A Critique of Reinventing Collapse
This week's theme: Survival +(June 25, 2008)
Dmitri Orlov has written an entertaining and thought-provoking comparison of the collapse of the Soviet Union and the post-oil end-game here in the U.S.: Reinventing Collapse: The Soviet Example and American Prospects.
By his own account, "entertaining and thought-provoking" were his goals for the book, and he has succeeded very admirably. I can recommend the book wholeheartedly, even as I respectfully disagree with some of his conclusions.
Here is my analysis of where and how he goes astray.
1. The collapse of the USSR was a political act; the USA is facing a resource-depletion-financial crisis. Now a financial collapse (K-Wave "winter," or the repudiation of all debts, public and private) certainly could lead to political collapse, but that is by no means set in stone.
The cultural and structural differences between the USSR and the USA are significant, and if Orlov had been an anthropologist his book might have drawn somewhat less sensationalist distinctions. His primary thesis is that the Soviet Union was actually better prepared to weather collapse than the U.S., but I think he missed this critical difference: Russia and the other constituent states of the former USSR were resource-rich.
The delivery system for what I call the FEW Essentials (food, energy, water) was decrepit and inefficient, but there was plenty of oil, natural gas, wheat (Ukraine), water and know-how in a relatively well-educated citizenry. The problems were all basically political in nature: a failed Nanny State could no longer deliver the goods and services it had controlled.
The U.S. will be dealing with an entirely different set of problems: systemic financial crisis/collapse, and shortages in resources that were once abundant: food, energy and water (at least in the West). Those limitations in resources present problems beyond mere political corruption and incompetence, though we have still have an abundance of those. In other words, if the U.S. faces a bigger challenge, it's because the problems are far deeper than just political structure.
Here in the U.S., the political problem is our system's inability to tackle long-term problems with any sort of foresight and rationality, but that does not necessarily lead to political collapse. The USSR was a Nanny State par excellence--you needed political approval to go to college, to take a job, to buy food, to move to another city--your entire life was governed by the State, which "promised" to take care of you in a fashion captured perfectly by the wry Soviet-era joke, "We pretend to work and they pretend to pay us."
The U.S. has certainly evolved into a Nanny state in many ways, but we should be careful not to exaggerate this weakness. Many people in the U.S. are still quite capable of doing things for themselves, including organizing their community around goals the government is either botching or ignoring. As the economy tanks and tax revenues dry up, and government at every level spends more and more of its revenues paying interest on old and new debts, then the path of least resistance for government is not collapse but irrelevance.
Once people realize the Gravy Train has tumbled off the tracks and the government no longer has the money to throw tens of billions at every "problem," then they'll eventually stop trying to get blood from a turnip, i.e. demanding something from the gummit which the gummit no longer has--"free" money.
Recall that much of the U.S. government spending depends on borrowing trillions of dollars from willing folks. Once they're no longer willing, or no longer have the money to lend, that money dries up. And then so must Federal spending. No more "free" money is made worse by the inconvenient truth that we have to pay interest on all the trillions we've already borrowed, and that's running into the hundreds of billions even now with interest rates at generational lows.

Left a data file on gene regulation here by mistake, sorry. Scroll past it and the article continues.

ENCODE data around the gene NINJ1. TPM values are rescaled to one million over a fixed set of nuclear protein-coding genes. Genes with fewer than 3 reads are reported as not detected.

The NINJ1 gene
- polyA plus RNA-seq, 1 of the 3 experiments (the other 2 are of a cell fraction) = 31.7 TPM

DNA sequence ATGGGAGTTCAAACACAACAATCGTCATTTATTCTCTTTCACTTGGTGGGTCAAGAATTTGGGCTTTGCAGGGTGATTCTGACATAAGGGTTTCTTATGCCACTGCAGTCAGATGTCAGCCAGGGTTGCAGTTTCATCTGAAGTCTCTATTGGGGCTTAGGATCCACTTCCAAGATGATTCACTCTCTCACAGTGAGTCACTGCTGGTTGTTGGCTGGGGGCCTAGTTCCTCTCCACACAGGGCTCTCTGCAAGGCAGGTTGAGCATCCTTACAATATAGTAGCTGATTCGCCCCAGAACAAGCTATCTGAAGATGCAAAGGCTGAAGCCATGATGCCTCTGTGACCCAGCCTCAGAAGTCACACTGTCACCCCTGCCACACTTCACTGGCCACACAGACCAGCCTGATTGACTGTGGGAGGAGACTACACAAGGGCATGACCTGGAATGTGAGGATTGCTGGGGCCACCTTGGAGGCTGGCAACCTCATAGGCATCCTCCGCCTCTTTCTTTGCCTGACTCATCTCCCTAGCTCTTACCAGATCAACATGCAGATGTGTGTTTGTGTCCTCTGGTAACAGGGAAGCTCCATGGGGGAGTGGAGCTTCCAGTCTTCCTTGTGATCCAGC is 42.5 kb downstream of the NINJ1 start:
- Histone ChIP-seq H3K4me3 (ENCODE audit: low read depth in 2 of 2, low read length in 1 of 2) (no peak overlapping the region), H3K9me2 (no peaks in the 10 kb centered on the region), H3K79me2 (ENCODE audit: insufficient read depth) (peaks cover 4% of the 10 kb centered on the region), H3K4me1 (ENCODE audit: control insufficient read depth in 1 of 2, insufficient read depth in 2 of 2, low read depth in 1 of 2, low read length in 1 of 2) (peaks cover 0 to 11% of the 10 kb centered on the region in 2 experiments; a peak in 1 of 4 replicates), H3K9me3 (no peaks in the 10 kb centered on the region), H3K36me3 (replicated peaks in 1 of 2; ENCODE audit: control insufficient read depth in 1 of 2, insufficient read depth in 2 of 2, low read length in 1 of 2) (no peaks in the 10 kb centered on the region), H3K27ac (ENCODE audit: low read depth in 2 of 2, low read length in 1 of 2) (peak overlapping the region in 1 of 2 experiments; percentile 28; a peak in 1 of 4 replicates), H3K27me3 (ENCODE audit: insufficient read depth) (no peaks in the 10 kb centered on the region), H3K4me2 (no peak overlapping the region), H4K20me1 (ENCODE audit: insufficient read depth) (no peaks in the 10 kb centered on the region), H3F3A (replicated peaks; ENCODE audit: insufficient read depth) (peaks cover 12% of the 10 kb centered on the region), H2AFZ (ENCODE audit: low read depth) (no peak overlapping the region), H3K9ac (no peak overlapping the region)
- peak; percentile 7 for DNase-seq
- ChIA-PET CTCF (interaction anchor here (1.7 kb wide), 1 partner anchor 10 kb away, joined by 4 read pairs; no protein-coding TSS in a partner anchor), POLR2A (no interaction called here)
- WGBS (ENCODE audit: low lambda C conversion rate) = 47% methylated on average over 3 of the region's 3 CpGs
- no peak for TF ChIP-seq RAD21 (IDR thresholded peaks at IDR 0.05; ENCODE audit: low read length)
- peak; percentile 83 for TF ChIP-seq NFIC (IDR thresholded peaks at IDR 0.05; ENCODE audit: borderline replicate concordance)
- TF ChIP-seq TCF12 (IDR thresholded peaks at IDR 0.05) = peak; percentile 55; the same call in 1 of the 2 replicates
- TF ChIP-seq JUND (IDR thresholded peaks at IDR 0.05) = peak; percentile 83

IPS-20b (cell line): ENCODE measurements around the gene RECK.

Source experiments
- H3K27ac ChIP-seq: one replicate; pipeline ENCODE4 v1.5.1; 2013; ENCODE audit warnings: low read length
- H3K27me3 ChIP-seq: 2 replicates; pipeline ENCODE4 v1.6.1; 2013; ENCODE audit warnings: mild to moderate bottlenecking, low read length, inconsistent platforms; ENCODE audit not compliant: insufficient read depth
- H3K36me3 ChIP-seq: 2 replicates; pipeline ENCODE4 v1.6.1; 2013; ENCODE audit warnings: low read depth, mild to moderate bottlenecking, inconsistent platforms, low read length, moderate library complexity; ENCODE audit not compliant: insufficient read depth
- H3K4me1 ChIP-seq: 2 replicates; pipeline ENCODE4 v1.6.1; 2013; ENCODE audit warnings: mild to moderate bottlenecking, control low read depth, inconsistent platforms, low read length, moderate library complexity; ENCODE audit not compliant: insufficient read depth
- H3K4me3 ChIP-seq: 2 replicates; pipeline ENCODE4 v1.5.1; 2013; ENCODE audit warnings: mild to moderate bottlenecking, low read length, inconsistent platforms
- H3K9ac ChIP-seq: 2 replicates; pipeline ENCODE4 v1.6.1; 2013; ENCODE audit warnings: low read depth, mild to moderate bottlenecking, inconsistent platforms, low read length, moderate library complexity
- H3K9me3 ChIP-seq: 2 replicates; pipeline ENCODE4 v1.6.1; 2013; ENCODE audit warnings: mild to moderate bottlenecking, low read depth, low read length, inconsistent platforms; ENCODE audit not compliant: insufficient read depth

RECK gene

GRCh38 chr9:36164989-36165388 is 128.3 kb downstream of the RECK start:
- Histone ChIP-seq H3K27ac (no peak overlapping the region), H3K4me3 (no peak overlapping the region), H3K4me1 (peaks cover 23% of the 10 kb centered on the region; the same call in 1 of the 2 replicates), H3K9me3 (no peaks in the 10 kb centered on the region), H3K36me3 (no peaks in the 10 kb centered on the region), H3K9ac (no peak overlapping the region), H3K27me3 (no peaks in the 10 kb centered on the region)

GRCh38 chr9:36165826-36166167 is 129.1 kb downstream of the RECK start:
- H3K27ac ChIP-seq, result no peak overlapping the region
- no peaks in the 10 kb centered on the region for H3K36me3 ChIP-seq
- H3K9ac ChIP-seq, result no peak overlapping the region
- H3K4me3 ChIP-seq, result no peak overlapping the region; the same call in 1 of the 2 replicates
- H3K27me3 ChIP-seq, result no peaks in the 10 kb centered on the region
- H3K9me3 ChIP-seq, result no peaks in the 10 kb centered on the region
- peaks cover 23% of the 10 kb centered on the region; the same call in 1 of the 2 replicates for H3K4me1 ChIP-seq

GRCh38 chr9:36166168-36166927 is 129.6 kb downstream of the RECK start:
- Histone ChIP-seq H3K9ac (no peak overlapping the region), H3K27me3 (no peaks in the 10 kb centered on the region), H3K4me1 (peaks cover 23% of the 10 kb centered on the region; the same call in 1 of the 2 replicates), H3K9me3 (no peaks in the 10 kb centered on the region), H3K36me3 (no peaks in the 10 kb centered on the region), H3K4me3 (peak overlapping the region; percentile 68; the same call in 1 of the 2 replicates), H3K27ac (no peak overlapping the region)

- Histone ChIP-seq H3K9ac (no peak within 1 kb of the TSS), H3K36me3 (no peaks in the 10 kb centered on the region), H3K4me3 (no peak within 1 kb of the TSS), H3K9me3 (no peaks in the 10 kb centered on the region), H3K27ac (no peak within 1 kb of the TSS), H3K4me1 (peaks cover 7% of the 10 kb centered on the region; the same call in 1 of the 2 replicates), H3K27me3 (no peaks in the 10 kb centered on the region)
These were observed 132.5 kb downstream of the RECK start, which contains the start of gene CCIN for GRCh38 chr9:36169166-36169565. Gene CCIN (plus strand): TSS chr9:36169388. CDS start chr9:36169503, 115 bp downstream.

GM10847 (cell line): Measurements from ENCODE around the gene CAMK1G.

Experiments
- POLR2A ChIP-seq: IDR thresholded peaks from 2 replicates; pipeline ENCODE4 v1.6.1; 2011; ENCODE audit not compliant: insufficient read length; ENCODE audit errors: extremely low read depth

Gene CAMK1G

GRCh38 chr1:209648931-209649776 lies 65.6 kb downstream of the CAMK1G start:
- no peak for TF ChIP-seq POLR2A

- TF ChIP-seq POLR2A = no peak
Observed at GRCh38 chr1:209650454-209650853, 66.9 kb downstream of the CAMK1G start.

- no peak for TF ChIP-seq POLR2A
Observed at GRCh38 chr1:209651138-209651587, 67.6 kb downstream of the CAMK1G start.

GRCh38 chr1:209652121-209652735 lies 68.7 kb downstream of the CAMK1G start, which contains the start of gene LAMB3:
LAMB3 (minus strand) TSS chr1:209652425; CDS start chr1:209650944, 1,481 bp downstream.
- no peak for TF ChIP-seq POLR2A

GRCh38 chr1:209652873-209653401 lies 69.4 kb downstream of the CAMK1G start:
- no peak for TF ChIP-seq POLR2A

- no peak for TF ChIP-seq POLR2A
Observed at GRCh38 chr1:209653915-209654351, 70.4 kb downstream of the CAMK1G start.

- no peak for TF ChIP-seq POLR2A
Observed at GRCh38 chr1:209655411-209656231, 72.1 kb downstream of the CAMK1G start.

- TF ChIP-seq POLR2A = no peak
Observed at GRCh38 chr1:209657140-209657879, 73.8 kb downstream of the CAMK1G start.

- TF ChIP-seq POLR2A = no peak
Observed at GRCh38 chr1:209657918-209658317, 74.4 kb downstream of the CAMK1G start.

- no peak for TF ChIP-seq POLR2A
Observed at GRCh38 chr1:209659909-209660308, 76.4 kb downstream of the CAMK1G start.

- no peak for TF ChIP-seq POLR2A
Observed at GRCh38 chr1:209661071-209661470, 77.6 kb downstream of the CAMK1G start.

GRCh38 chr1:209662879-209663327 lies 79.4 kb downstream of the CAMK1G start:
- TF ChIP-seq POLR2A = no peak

When the U.S. Nanny State becomes financially unviable, as it surely will when we can no longer borrow another couple trillion dollars from foreign creditors every year or two, then many people will be distraught that the government can't pay their bills or give them "free" money. But that doesn't necessarily mean the government simply vanishes into thin air; it could still ration gasoline and food, as it did rather successfully in World War II, or fix prices and wages as it did in the Korean War; government can still regulate the economy at a very low cost.
What will go away in the U.S. is the trillions of dollars expended on entitlements like Medicare and boondoggles like Homeland Security. When the money dries up, so do taxes, and the only bills the Federal government really really has to pay is Defense and related costs, its own bloated payroll and interest on the National Debt, which will be growing by leaps and bounds as interest rates rise. But issuing regulations is very cheap, and so I would expect government to continue doing what is cheap and easy, i.e. regulate, and slowly exit what's expensive, i.e. entitlements and government programs which cost hundreds of billions (check the Dept. of Overseas Wars for just one example.)
Another key difference between the USSR and the USA is that if you stood up and confronted the government there, you were taken away; here, you're a hero/heroine. That is not to say you can't or won't be dragged off if you challenge the government here, but let's not be coy--if you do so here, you're widely considered a hero/heroine.
From Daniel Ellsberg on down, people who work around the government or protest its over-reach are supported and encouraged in the U.S., which continues to have an increasingly unmanagable/irrepressible free press (blogosphere and the Web).
Furthermore, despite being doped up, stressed out and brainwashed by the TV/mass-media, Americans still retain a vestigal distrust of elites and governmental tyranny/over-reach. The entire anti-gun-control issue is fundamentally an expression of this skepticism of an overly controlling State and the elites who run it.
For every American who will whine when their gummit check fails to arrive, there will be another American who declares, "good riddance." I am not an expert on the former Soviet Union, but from what I have read (these three volumes are a good start: The Gulag Archipelago: 1918-1956 , The Gulag Archipelago 2 and Gulag Archipelago 3 ), the cultural traits which enabled people to survive such brutality and repression were endurance and fortitude.
Foreigners have long had a weakness for overestimating the weakness of average Americans; as far back as the Revolutionary era, it was commonly held that Americans were too rich and lazy to sacrifice much or be much of a threat; and so the bloody footprints left on the snow by Washington's ragtag soldiers was a nasty surprise to the Empire. (The British Empire, that is.)
Ditto when the Japanese expected the U.S. to quickly negotiate a peace advantageous to Japan after Pearl Harbor and the U.S. defeats in the Phillipines and elsewhere. But instead, they were treated to U.S. suicide attacks at the pivotal Battle of Midway (40 torpedo planes lost out of 41, a suicidal attack without fighter cover) and the subsequent loss of the cream of their Navy, four aircraft carriers sunk within 10 minutes by the gutless, complacent, lazy, etc. Americans. From that moment in, Japan was reduced to a defensive war they were destined to lose.